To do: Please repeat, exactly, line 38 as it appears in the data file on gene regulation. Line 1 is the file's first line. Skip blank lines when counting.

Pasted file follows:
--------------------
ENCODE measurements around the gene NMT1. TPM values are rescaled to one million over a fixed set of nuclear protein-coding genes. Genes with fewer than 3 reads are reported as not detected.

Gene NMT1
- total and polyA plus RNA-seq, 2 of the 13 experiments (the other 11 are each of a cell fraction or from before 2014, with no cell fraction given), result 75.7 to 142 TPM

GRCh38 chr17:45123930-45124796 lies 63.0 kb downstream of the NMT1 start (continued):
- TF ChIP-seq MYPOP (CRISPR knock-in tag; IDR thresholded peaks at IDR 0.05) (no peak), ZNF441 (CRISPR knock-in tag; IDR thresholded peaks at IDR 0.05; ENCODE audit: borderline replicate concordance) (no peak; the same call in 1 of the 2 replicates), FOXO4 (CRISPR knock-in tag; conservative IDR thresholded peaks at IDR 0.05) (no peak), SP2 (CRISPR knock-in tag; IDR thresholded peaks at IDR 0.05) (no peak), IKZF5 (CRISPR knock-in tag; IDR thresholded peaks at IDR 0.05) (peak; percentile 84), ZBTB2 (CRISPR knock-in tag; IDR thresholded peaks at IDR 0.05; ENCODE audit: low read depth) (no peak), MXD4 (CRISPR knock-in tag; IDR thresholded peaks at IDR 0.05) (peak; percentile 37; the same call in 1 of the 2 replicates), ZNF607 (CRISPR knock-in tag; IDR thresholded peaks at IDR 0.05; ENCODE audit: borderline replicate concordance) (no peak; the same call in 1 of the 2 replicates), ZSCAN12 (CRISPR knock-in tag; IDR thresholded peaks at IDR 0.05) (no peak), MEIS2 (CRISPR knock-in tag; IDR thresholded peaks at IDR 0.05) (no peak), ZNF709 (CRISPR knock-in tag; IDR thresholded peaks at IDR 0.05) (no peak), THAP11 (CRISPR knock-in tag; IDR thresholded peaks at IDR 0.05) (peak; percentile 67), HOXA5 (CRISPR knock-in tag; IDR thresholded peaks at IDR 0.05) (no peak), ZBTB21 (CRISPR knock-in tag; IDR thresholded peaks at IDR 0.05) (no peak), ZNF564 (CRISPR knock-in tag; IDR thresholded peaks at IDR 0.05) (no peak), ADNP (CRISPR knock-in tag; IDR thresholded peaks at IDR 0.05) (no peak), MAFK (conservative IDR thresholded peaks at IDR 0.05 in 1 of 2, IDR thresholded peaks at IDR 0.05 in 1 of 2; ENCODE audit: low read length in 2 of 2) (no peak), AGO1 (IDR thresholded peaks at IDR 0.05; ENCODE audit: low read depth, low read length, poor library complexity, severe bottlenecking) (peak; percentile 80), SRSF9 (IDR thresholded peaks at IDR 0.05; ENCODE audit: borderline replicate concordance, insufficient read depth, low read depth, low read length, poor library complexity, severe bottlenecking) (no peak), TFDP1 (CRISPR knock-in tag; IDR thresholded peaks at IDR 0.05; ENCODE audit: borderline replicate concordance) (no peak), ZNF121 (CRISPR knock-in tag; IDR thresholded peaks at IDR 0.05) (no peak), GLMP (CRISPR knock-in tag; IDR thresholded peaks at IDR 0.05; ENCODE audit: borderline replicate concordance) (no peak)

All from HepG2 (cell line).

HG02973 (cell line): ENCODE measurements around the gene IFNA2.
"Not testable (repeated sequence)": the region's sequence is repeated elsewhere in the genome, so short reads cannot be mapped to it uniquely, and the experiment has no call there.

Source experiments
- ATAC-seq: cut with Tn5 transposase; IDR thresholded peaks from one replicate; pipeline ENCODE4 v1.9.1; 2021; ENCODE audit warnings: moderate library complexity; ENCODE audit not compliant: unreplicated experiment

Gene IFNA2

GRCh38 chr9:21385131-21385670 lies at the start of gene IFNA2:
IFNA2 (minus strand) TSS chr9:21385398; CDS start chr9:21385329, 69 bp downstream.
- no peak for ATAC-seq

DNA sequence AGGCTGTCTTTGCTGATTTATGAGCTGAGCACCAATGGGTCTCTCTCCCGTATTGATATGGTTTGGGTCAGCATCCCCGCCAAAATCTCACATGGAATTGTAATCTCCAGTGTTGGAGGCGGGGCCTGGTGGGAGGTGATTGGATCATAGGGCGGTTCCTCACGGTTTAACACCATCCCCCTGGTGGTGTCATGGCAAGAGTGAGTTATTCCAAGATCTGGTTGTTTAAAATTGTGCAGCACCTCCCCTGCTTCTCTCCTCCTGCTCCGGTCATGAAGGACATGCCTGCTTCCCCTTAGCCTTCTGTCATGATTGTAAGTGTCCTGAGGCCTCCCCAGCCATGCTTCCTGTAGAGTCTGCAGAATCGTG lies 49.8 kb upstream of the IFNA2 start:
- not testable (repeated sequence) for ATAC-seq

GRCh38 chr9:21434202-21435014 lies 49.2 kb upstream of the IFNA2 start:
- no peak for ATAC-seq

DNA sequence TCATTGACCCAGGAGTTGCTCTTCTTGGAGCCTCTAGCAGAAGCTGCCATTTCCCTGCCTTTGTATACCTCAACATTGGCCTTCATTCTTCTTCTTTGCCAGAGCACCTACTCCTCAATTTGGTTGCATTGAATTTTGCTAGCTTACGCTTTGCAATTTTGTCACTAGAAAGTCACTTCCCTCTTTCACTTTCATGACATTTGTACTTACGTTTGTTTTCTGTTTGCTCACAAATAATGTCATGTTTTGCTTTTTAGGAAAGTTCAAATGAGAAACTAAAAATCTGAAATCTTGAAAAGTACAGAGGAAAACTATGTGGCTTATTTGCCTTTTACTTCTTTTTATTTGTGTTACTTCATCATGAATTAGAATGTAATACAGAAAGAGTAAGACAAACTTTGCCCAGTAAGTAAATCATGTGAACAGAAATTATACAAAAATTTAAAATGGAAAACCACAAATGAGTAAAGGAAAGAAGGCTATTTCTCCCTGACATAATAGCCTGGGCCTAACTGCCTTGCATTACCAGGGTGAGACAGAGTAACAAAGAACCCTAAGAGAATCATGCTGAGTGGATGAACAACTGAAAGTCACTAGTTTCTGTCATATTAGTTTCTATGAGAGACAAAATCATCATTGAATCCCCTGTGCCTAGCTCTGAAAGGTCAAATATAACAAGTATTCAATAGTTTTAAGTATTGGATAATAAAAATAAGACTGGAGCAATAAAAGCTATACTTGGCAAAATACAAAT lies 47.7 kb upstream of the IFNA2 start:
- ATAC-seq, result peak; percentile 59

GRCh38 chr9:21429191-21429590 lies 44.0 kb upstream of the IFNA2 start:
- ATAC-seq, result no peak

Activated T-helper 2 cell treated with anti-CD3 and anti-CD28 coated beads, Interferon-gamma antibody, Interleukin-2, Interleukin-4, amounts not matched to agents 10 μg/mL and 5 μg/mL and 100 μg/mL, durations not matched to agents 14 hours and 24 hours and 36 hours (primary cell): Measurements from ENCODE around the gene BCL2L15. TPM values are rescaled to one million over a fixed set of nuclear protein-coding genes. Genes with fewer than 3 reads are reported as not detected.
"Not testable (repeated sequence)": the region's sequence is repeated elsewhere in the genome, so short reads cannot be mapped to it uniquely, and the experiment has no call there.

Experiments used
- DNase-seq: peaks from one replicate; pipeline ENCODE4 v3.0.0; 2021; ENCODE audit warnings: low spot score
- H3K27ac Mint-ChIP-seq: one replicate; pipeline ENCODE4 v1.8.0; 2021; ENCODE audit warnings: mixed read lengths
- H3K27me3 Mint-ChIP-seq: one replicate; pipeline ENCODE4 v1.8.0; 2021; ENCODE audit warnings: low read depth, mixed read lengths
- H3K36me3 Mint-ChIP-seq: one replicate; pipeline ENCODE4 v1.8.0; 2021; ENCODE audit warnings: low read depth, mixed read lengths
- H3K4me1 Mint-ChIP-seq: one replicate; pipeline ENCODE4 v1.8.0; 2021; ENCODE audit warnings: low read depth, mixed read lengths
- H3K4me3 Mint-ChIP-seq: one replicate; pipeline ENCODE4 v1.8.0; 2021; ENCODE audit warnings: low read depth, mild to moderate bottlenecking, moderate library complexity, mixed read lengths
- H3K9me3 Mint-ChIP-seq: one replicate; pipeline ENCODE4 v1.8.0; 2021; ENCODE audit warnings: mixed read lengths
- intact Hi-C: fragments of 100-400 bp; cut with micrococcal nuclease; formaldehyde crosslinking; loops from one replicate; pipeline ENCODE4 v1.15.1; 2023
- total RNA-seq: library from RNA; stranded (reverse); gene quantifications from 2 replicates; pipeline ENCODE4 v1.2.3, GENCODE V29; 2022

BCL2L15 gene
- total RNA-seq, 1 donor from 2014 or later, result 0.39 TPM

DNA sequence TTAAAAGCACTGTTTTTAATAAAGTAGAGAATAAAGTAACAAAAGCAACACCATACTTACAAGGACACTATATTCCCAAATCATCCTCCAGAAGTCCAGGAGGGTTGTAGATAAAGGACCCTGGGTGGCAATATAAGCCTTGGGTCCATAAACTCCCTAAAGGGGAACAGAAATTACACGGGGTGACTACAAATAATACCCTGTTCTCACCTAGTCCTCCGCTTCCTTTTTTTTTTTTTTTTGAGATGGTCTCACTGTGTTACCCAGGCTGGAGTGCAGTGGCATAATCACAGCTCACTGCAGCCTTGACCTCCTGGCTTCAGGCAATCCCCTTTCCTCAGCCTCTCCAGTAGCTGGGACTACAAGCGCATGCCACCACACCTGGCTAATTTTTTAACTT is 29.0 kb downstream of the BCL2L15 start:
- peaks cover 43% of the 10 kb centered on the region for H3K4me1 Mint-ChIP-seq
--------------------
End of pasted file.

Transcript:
- peaks cover 43% of the 10 kb centered on the region for H3K4me1 Mint-ChIP-seq